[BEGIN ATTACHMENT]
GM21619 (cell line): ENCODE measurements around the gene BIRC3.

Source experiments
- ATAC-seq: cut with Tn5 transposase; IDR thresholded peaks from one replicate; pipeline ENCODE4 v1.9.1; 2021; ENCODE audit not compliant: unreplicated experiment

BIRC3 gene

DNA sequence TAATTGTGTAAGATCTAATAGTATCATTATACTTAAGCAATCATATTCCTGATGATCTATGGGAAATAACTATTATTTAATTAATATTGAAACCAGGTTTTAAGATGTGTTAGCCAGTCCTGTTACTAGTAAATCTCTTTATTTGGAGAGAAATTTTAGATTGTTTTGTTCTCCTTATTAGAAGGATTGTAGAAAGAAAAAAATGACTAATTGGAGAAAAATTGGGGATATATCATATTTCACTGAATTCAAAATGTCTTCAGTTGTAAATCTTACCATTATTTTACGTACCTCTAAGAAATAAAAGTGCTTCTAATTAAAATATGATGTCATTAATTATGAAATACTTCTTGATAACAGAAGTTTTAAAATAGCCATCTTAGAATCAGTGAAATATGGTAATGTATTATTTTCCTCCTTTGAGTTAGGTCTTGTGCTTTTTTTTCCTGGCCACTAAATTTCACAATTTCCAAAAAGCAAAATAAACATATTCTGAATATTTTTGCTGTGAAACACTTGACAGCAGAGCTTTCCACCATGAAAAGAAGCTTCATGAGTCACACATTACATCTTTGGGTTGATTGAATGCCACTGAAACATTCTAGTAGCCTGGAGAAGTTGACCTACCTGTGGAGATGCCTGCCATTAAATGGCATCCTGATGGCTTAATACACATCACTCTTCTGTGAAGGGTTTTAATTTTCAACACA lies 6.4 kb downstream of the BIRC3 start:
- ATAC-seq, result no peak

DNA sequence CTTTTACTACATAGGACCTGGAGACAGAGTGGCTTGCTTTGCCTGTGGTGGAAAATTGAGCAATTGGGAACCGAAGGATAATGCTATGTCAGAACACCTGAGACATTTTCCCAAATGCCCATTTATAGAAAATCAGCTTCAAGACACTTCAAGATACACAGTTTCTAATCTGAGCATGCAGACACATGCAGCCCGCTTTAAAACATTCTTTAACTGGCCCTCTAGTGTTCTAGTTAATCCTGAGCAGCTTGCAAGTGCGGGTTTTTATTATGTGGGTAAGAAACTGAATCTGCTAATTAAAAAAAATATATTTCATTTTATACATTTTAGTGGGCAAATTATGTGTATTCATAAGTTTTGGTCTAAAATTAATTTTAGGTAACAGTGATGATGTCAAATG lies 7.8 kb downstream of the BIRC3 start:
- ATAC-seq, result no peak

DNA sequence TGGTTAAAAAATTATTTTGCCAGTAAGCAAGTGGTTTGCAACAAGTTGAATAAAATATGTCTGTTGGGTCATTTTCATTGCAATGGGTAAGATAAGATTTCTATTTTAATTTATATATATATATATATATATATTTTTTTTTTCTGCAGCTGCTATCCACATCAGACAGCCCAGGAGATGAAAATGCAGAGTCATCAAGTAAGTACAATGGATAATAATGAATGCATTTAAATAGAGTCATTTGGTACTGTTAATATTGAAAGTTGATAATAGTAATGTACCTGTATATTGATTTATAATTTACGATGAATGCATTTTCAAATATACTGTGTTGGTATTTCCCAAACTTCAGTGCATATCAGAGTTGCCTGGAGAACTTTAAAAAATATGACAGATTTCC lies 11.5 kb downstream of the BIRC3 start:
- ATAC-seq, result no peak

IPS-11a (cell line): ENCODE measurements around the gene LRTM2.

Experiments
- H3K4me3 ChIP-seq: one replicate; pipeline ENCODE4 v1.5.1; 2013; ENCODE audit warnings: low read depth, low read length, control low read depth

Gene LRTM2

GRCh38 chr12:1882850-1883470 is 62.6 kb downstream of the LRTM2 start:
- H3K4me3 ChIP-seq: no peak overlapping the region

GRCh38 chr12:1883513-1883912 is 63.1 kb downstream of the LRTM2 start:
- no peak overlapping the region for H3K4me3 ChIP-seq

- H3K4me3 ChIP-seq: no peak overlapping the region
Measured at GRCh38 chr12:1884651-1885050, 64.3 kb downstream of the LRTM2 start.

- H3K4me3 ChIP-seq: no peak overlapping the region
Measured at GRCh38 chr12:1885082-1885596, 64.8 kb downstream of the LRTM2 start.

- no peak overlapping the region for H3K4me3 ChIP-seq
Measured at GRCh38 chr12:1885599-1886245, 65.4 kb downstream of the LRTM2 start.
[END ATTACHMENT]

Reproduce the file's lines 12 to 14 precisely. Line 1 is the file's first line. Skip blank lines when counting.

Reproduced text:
Experiments
- H3K4me3 ChIP-seq: one replicate; pipeline ENCODE4 v1.5.1; 2013; ENCODE audit warnings: low read depth, low read length, control low read depth

Gene LRTM2